## Pythagorean theorem

Hi Sir,

I’ve got a question on Math2201, Further Linear Algebra.

On page 52 of your online notes, there was a proof of Pythagoras’ Theorem. Is this Theorem only on a Real Vector Space? Because if it is not, when you get to the part where you have to equate Re() = 0, you cannot conclude that = 0. For example, if you are in a complex inner product space, say. Take v = (2-i,2) and w = (1,-1). These 2 vectors will satisfy Pythagoras’ Theorem but their inner product will not be zero.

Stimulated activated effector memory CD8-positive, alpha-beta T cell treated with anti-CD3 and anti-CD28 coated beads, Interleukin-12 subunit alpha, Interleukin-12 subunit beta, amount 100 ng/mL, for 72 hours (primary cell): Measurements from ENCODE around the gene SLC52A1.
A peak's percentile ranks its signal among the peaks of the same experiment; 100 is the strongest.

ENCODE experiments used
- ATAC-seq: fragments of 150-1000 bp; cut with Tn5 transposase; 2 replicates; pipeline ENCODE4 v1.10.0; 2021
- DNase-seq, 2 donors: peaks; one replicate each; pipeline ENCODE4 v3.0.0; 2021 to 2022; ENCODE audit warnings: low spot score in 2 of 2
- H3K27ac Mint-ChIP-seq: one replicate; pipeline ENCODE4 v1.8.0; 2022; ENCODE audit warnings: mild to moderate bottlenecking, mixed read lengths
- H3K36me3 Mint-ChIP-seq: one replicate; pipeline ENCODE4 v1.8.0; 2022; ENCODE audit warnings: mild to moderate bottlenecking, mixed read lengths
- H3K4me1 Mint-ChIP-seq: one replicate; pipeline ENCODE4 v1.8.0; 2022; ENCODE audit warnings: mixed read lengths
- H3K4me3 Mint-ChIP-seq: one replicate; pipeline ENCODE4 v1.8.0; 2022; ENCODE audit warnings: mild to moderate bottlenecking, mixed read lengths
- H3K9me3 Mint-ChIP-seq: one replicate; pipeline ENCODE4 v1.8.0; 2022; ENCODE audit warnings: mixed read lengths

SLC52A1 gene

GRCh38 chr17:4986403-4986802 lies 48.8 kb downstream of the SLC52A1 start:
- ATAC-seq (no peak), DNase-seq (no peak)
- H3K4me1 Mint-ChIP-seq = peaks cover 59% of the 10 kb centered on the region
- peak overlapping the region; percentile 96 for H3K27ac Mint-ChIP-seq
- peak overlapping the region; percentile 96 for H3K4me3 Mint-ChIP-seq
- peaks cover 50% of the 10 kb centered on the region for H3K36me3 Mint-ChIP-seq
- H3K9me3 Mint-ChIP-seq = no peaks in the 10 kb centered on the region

Shi Hui Woon.

——————————————————————-

This is a good correction. I’ve changed it now, so that it reads: If $v$ and $w$ are orthogonal, then
$\|v\|^2+\|w\|^2=\|v+w\|^2.$
That is, the orthogonality is a sufficient condition in general. As you point out, it is also a necessary condition when we are working in a real inner-product space. In the complex case, the necessary and sufficient condition to have the equality above is $Re\langle v, w\rangle=0$, as the proof makes clear.